The Most Endangered Bird in the Continental U.S.
In 1969 (four years before passage of the Endangered Species Act) the service couldn’t do much about the state’s proposed highway through the heart of dusky habitat. But it then frittered away the opportunity for captive breeding with endless paper shuffling. When only males survived, Audubon Florida proposed hybridizing them with females of the closely related Scott’s seaside sparrow, explaining that by backcrossing it would be possible to get birds that were almost 97 percent dusky in just five generations. “The gene pool of the unique population of seaside sparrows will be lost forever with the death of these surviving males,” it warned. The service refused to even consider the plan, calling it “ludicrous.” When finally it relented, allowing an attempt by Disney World— which had the facilities, funds, and inclination—time had run out. A few hybrids were produced, but they didn’t live long enough for backcrossing. The last pure dusky, “Orange Band,” ancient and blind in one eye, died on June 16, 1987.
But as the old-guard bureaucracy retires, the Fish and Wildlife Service improves. Back when it was supposedly recovering the dusky, it destroyed habitat at the request of mosquito-control pooh-bahs who wanted it flooded and county commissioners who wanted it drained. And when Brian Sharp, the dedicated biologist who led the dusky recovery project, complained about this misfeasance he got disappeared to Oregon. Now the service is securing funds for much-needed Florida grasshopper sparrow research (so far about $1,116,600, a major accomplishment with the current funding crunch) and putting together the 150,000-acre Everglades Headwaters National Wildlife Refuge that will protect additional sparrow habitat. And these days the service as well as state resource agencies like the Florida Department of Environmental Protection not only produce but support tireless, talented professionals like Sneckenberger and Miller who are no less passionate in their defense of endangered species than was Sharp.
Sneckenberger, Gray, and Miller showed Sartore and me some of the habitat work. We inspected old and new prescribed burns that have counteracted years of fire suppression. The burns have revealed hundreds of fire-ant mounds that Miller douses with poison.
We saw swaths of prairie torn up by feral hogs, which destroy the habitat of sparrows and likely eat their eggs and hatchlings. But two years earlier I’d seen more damage. The park has contracted with rodeo rider Spook Whidden, who, with the help of dogs, chases down the hogs on horseback, wrestles them to the ground (once getting part of a finger bitten off), ties them up, and sells them to ranchers and hunting clubs. “Hogs don’t surrender easy,” he recently understated to the Tampa Bay Times.
We drove out to Audubon’s former 7,300-acre Kissimmee Prairie Sanctuary, added to the park 12 years ago. When Gray was managing it, neighbors plugged up drainage pipes, flooding the sanctuary and extirpating its sparrows. To force drainage he’d obtained a federal court order, still in effect. Eventually the birds returned.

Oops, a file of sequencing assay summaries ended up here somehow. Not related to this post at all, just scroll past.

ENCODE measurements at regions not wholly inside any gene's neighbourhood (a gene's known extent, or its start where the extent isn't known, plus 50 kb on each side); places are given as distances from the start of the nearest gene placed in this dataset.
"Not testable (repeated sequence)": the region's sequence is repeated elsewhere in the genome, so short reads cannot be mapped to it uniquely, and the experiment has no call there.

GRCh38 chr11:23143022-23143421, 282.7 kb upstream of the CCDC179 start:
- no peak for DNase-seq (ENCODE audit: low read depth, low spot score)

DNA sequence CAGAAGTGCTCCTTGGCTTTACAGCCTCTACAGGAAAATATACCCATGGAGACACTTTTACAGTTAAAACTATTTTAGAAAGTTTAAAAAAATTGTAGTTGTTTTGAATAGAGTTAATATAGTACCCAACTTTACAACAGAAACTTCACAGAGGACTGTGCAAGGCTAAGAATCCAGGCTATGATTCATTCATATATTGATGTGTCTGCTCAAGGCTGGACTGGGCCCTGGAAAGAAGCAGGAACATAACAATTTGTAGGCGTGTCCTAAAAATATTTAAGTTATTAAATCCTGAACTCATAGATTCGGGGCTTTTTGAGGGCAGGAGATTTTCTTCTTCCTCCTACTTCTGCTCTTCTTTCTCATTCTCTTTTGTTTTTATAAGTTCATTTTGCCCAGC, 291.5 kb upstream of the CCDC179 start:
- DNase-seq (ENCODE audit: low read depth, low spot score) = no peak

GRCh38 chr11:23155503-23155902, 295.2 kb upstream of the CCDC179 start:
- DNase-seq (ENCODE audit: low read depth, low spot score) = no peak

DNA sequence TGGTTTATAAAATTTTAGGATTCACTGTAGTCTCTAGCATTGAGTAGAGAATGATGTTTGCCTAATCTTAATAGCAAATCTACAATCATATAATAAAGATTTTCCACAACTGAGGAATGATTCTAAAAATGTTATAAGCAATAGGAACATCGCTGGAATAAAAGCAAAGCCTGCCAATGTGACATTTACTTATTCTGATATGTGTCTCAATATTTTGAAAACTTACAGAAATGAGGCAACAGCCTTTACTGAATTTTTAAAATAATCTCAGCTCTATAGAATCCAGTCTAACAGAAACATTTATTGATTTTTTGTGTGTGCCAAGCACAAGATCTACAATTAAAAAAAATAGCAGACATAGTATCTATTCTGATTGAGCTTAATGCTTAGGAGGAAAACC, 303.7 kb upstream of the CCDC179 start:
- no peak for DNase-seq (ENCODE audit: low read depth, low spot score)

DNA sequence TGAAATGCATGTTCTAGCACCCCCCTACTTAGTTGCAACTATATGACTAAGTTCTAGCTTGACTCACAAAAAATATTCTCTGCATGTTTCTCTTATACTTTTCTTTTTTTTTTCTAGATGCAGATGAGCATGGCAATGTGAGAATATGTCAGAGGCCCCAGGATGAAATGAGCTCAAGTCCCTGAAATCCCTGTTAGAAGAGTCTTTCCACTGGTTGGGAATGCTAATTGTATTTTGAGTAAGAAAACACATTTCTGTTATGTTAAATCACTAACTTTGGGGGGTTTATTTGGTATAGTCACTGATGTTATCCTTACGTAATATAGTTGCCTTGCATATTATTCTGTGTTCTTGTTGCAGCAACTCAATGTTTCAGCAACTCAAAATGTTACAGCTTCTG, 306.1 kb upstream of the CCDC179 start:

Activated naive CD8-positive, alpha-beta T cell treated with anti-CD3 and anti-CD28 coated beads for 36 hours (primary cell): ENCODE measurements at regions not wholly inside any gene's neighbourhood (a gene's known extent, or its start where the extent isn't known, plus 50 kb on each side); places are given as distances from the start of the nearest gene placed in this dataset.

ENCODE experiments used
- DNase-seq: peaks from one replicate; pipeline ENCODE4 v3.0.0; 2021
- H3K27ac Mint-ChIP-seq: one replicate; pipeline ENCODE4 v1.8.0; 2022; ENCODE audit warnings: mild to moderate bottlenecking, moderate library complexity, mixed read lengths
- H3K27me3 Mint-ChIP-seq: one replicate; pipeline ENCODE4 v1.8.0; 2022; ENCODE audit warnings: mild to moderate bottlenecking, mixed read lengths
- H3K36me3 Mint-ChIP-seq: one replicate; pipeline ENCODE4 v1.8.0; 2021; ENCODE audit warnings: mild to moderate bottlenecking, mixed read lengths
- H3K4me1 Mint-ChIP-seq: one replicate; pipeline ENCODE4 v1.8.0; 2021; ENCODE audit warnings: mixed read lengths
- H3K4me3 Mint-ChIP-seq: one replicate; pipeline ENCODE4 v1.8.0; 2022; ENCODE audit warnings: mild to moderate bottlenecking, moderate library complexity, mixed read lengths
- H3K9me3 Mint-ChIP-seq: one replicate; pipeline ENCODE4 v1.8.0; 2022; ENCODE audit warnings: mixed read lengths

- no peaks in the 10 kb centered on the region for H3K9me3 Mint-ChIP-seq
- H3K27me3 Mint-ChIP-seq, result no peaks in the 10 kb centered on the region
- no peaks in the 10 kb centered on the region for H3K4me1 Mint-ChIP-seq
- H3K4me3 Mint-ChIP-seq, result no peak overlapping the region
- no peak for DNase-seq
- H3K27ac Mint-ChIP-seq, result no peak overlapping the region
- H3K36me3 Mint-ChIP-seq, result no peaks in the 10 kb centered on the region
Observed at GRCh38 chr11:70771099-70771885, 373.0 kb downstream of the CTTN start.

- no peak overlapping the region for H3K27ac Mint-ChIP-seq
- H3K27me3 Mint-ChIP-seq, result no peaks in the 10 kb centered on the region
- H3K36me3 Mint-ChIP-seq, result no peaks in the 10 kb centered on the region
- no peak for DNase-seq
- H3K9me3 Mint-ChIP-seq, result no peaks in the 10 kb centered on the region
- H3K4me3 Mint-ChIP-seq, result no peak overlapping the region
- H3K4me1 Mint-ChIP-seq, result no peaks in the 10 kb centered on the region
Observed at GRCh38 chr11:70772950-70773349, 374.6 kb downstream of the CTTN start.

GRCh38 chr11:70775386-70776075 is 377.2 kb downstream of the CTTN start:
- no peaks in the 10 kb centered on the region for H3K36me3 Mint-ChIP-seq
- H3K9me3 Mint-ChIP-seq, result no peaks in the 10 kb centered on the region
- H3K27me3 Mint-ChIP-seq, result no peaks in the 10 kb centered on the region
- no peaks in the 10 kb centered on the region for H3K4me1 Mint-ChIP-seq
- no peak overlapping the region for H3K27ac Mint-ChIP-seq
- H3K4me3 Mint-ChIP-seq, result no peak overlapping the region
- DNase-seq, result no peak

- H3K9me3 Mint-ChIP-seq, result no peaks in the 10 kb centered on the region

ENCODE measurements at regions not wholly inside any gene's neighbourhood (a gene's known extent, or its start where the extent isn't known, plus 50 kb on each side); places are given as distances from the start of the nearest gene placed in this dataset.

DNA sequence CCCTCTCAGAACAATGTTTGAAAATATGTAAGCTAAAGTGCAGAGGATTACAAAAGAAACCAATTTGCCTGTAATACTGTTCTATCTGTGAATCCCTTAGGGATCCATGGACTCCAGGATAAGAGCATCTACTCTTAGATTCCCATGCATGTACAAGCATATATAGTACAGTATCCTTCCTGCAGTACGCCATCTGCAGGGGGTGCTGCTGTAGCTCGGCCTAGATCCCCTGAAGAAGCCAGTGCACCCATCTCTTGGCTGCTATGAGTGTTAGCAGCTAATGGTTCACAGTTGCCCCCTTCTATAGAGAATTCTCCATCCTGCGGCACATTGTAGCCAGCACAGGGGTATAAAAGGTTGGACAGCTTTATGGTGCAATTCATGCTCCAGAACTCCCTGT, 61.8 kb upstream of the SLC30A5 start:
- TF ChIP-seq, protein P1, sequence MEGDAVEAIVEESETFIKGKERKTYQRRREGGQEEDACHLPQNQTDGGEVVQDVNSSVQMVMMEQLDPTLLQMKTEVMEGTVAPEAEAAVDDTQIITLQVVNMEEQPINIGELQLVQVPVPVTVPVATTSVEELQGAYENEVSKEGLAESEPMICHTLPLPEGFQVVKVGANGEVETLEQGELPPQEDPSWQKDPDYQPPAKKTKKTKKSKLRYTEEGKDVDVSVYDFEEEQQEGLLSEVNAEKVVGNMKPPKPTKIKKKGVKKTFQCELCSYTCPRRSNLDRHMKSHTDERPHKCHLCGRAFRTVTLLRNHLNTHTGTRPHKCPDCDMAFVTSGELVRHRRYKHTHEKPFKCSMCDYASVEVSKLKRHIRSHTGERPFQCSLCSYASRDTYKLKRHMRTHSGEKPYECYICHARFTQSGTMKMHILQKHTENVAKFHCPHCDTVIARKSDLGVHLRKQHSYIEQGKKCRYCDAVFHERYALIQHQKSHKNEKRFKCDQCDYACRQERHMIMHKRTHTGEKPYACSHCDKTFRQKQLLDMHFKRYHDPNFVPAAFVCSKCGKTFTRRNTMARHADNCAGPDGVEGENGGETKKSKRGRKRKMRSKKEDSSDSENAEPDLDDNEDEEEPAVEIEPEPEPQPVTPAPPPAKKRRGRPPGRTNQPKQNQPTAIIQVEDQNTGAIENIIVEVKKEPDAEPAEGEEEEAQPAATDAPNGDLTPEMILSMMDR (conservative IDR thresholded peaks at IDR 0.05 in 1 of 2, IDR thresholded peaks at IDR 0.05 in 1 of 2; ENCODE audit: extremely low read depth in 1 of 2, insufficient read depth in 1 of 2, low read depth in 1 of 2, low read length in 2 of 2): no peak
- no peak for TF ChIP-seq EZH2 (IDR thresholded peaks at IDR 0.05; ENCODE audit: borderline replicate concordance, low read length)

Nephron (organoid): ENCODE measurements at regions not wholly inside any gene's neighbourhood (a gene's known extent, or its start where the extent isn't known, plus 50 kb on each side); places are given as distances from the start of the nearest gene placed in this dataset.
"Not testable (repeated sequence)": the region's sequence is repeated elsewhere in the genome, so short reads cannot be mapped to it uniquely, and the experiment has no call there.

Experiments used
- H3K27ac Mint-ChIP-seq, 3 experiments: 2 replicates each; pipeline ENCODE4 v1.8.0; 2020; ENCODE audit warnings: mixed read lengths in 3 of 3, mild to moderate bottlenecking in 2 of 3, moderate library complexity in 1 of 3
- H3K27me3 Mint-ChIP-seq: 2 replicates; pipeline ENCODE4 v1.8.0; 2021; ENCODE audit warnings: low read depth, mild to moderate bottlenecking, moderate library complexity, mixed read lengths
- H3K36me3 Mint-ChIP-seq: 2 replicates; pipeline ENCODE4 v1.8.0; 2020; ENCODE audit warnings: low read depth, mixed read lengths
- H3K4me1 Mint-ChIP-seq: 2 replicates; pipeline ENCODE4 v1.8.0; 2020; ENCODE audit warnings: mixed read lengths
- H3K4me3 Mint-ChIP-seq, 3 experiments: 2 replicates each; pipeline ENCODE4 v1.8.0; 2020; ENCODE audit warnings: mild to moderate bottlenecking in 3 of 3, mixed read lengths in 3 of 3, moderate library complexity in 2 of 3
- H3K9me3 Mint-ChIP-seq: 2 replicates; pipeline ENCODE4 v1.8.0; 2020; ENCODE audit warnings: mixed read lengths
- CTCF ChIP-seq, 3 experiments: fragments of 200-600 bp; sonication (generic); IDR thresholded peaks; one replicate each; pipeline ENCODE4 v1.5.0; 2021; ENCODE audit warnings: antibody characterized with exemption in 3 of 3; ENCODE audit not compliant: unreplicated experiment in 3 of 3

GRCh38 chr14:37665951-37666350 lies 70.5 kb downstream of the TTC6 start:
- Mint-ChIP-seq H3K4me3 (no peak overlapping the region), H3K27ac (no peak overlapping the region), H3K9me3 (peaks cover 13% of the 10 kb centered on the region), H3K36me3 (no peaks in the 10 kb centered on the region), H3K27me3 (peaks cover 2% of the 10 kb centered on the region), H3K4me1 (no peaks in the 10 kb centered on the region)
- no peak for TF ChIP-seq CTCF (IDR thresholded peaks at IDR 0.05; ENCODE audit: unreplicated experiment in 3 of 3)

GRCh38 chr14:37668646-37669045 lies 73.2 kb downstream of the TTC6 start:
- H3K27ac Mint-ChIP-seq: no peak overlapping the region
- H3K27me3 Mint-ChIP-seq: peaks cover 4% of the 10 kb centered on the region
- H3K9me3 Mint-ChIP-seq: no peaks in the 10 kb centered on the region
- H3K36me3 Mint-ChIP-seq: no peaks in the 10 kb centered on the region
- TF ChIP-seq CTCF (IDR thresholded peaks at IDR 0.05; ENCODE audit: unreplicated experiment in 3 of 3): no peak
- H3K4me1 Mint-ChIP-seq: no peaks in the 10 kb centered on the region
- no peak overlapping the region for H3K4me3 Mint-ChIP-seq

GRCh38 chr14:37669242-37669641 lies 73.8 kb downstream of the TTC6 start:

Few people know that eastern prairies exist. In the afternoon a freshening south wind sent waves across a diverse sea of grasses, forbs, and flowering plants. And in the distance, islands of cabbage palms and live oaks rose from a muted gray-green surface that stretched to the horizons. All these plants evolved with and depend on fires caused by 25 to 30 lightning strikes per square mile per year. In a few days butterflies would appear to start the massive pollination process—more species than recorded on any other land owned by the state. A Florida burrowing owl perched on a fence post, silhouetted by the low sun. A white-tailed kite floated overhead. And alligators lounged in a flowage beside “No Swimming” signs. To borrow the words of John Muir, “When we try to pick out anything by itself, we find it hitched to everything else in the universe.”
Audubon has had a presence here since the early 1930s, when it started leading tours for the Holy Grail of birding, the five endemic species of the dry prairie: Florida sandhill crane, Audubon’s crested caracara, Florida mottled duck, Florida grasshopper sparrow, and Florida burrowing owl. We encountered all these birds and many more. While habitat restoration has yet to work for theFloridagrasshopper sparrow, it’s a smashing success for everything else. “The sparrow is the flagship bird for the dry prairie,” says Noss. “It’s the only argument we’ve been able to make for land acquisition and other protections. Without this bird there’s no legal hook to create more dry-prairie habitat.”
“We’re creating more habitat all the time,” remarks Sneckenberger. “So why is the population going down instead of up?”
While it’s not too late to save the Florida grasshopper sparrow, we’ll have to get lucky fast—that is, diagnose the problem and fix it. Even if the effort fails, it can provide an important lesson: that earth’s biodiversity is priceless and belongs not to us but to unborn generations of humans and all life-forms. In his eulogy to the dusky seaside sparrow, Brian Sharp wrote: “It has been suggested that you might not be missed. To think that a necklace would never miss one of its pearls, or a song one of its notes. Neither this spring, nor ever again, will your exuberant performances appear on nature’s stage. . . . Your loss is our world and ourselves diminished.”